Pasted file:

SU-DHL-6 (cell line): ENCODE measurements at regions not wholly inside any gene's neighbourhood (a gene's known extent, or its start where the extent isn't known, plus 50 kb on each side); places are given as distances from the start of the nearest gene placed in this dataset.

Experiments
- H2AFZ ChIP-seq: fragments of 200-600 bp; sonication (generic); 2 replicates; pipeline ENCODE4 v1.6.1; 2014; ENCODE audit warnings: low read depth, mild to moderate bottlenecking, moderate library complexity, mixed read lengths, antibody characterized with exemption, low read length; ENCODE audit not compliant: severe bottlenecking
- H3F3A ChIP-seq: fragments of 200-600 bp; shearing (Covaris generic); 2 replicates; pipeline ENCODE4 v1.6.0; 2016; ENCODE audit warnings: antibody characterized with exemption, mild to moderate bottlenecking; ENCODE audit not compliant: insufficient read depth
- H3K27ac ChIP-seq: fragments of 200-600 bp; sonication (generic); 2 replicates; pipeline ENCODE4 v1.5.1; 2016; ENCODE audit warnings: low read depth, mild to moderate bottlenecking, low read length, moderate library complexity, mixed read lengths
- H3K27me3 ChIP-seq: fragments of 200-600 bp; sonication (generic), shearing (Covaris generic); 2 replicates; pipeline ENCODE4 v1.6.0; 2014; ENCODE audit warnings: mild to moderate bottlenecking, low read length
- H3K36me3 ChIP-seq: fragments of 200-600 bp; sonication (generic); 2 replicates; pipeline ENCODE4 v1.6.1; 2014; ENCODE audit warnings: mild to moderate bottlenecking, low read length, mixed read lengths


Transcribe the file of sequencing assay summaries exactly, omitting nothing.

SU-DHL-6 (cell line): ENCODE measurements at regions not wholly inside any gene's neighbourhood (a gene's known extent, or its start where the extent isn't known, plus 50 kb on each side); places are given as distances from the start of the nearest gene placed in this dataset.

Experiments
- H2AFZ ChIP-seq: fragments of 200-600 bp; sonication (generic); 2 replicates; pipeline ENCODE4 v1.6.1; 2014; ENCODE audit warnings: low read depth, mild to moderate bottlenecking, moderate library complexity, mixed read lengths, antibody characterized with exemption, low read length; ENCODE audit not compliant: severe bottlenecking
- H3F3A ChIP-seq: fragments of 200-600 bp; shearing (Covaris generic); 2 replicates; pipeline ENCODE4 v1.6.0; 2016; ENCODE audit warnings: antibody characterized with exemption, mild to moderate bottlenecking; ENCODE audit not compliant: insufficient read depth
- H3K27ac ChIP-seq: fragments of 200-600 bp; sonication (generic); 2 replicates; pipeline ENCODE4 v1.5.1; 2016; ENCODE audit warnings: low read depth, mild to moderate bottlenecking, low read length, moderate library complexity, mixed read lengths
- H3K27me3 ChIP-seq: fragments of 200-600 bp; sonication (generic), shearing (Covaris generic); 2 replicates; pipeline ENCODE4 v1.6.0; 2014; ENCODE audit warnings: mild to moderate bottlenecking, low read length
- H3K36me3 ChIP-seq: fragments of 200-600 bp; sonication (generic); 2 replicates; pipeline ENCODE4 v1.6.1; 2014; ENCODE audit warnings: mild to moderate bottlenecking, low read length, mixed read lengths